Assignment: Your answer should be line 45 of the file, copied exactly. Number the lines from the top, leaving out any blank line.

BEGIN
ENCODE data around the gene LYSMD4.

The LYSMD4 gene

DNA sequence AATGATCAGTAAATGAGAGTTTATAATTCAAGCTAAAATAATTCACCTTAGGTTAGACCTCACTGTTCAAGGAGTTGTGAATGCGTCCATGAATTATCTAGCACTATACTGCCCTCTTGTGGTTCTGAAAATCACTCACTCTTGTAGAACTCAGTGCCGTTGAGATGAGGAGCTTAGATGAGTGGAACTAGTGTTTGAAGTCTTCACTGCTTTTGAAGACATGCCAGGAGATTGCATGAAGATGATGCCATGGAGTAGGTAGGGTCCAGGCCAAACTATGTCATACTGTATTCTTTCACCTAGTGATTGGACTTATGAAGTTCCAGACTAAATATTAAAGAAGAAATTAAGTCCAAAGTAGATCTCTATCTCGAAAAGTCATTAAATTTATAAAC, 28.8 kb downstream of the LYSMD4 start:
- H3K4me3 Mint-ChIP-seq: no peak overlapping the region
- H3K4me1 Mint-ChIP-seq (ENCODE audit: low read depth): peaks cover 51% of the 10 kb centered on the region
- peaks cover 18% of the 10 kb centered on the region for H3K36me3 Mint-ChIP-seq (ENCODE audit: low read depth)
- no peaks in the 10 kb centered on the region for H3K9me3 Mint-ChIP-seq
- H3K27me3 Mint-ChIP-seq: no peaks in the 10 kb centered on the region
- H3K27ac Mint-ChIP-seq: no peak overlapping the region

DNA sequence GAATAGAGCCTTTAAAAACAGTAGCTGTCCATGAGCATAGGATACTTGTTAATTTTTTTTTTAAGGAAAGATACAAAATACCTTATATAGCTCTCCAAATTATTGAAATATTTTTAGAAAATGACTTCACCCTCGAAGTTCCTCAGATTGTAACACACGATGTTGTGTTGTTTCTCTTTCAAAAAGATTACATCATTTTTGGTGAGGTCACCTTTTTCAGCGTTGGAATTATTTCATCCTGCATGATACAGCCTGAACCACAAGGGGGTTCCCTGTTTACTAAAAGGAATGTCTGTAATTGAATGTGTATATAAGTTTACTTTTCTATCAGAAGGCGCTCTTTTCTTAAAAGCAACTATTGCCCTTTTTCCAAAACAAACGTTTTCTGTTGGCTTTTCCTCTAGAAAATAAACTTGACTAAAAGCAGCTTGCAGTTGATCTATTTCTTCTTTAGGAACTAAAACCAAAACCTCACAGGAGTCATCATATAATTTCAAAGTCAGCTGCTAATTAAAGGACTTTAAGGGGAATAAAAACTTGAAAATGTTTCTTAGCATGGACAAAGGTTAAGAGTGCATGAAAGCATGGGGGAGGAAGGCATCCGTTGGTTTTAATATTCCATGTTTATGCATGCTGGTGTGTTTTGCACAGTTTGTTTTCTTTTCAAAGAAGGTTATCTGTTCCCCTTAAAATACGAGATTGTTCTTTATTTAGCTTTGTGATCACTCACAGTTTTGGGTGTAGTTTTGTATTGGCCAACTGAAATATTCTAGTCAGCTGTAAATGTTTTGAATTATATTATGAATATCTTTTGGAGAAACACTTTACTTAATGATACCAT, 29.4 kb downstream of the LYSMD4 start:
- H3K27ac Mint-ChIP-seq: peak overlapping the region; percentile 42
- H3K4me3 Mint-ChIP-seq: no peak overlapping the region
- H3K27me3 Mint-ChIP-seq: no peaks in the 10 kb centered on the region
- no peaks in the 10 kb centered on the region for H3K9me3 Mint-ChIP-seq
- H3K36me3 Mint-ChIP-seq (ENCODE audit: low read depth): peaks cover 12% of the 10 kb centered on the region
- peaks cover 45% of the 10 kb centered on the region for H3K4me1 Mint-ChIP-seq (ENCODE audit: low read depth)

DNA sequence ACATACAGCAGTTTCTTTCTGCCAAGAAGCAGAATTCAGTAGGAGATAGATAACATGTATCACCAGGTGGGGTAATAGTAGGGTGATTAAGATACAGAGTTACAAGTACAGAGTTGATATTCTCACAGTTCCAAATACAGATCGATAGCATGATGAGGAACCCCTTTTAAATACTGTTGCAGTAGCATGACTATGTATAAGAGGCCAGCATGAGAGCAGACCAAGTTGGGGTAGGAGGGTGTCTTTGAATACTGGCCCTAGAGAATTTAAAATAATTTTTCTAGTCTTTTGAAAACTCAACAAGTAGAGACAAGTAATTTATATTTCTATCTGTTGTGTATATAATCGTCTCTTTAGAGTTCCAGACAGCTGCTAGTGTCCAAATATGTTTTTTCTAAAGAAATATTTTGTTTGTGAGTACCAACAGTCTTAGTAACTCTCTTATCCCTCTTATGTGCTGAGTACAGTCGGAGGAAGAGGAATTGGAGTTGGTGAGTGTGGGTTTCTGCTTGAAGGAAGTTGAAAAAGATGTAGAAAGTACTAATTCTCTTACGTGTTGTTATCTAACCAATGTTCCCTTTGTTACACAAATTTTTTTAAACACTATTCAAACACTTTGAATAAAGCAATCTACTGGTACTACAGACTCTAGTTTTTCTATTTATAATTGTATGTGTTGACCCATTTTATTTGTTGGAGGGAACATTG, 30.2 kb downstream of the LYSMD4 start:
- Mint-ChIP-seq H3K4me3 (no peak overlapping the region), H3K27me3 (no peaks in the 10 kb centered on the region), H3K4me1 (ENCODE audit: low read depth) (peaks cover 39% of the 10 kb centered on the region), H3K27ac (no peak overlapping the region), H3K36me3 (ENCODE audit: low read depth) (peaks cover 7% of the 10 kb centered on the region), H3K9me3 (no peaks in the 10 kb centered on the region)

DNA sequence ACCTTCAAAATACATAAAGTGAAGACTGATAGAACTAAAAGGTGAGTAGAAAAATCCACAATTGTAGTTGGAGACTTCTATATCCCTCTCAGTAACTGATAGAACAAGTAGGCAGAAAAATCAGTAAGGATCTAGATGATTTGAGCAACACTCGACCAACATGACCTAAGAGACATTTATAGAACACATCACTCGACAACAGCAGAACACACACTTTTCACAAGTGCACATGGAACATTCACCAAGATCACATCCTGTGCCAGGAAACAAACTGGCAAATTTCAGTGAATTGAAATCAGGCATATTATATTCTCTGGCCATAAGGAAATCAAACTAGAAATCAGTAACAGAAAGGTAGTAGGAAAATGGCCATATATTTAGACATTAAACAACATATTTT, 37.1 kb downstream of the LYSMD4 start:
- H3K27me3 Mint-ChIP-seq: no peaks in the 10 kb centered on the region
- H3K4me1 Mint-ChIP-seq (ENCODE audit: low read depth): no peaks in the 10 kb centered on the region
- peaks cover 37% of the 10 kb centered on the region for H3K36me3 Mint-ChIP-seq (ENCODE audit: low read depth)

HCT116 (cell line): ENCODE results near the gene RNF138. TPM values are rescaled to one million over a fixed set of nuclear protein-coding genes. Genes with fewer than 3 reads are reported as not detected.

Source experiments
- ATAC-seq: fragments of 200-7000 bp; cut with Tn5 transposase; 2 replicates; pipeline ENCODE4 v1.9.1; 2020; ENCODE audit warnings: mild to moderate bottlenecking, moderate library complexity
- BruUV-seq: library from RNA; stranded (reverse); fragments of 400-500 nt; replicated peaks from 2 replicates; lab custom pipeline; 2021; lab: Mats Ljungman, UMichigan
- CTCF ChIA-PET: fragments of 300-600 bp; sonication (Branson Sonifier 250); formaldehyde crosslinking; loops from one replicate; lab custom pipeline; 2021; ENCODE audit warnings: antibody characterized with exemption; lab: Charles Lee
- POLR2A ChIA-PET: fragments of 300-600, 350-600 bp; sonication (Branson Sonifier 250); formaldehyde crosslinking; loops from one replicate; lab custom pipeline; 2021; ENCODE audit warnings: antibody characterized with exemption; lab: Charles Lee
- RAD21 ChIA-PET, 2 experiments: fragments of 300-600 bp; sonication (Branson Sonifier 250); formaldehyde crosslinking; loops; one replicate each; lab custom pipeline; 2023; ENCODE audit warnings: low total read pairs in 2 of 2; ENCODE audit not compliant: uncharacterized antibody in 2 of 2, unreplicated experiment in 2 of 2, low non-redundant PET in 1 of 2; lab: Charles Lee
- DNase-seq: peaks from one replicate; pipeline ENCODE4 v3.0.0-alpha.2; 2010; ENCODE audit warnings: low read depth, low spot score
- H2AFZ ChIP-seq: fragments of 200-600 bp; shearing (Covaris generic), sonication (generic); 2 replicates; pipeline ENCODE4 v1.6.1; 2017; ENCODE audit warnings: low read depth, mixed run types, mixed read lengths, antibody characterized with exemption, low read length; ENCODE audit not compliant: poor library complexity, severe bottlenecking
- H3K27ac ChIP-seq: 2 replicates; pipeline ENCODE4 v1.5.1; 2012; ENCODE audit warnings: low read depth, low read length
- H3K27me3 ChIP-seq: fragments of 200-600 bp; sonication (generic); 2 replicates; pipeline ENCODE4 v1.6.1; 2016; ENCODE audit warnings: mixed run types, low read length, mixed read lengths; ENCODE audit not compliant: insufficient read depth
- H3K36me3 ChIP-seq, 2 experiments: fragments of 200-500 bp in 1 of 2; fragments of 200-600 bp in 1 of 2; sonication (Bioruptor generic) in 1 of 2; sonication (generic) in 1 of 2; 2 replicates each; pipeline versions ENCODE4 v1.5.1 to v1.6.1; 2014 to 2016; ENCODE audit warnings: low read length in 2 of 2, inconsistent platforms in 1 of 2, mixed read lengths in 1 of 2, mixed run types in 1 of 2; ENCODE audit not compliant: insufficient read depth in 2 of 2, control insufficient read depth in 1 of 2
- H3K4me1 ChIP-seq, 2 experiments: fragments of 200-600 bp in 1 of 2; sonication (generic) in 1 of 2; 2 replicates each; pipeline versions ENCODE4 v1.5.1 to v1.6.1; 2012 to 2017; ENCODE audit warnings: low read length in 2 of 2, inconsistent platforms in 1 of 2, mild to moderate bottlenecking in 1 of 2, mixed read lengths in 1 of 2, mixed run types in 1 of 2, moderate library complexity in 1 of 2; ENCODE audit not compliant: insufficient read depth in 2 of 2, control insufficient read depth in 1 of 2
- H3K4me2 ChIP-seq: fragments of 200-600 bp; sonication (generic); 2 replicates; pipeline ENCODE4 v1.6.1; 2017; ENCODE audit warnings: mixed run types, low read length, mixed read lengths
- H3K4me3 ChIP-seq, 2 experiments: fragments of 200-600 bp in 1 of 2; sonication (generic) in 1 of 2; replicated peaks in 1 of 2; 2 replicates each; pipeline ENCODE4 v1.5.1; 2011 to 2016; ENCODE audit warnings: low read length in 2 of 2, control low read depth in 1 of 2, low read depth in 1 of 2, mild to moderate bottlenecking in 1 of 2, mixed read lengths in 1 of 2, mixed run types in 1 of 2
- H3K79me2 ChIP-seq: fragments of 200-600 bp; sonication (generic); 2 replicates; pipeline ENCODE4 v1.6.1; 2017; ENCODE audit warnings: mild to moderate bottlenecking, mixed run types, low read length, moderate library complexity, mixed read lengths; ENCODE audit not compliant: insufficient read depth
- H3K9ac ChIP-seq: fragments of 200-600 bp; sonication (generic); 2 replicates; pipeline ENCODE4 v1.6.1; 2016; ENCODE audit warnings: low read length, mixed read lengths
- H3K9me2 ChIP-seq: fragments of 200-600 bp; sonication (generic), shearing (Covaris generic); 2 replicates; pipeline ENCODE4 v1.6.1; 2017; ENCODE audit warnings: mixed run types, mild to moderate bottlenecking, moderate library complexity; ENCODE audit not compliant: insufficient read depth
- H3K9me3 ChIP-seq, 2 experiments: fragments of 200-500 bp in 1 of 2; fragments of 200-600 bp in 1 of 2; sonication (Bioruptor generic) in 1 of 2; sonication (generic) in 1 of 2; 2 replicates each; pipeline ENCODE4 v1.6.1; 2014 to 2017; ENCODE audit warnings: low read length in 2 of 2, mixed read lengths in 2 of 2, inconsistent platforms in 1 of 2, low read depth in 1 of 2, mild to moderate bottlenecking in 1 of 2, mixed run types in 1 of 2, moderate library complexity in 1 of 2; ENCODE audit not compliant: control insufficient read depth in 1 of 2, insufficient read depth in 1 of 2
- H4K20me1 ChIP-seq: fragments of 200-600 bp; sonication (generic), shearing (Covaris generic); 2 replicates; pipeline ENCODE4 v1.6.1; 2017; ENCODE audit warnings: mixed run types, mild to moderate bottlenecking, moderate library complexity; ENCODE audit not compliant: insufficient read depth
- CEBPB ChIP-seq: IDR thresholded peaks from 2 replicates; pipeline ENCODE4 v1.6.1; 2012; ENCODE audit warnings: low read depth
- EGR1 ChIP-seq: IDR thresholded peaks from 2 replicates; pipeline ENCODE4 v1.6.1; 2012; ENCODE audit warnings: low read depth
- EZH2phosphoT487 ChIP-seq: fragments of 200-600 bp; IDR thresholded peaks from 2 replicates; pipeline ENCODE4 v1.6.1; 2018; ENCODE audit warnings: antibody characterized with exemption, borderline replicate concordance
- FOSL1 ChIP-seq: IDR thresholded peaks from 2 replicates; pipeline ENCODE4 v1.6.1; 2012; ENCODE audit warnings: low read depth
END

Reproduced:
- EZH2phosphoT487 ChIP-seq: fragments of 200-600 bp; IDR thresholded peaks from 2 replicates; pipeline ENCODE4 v1.6.1; 2018; ENCODE audit warnings: antibody characterized with exemption, borderline replicate concordance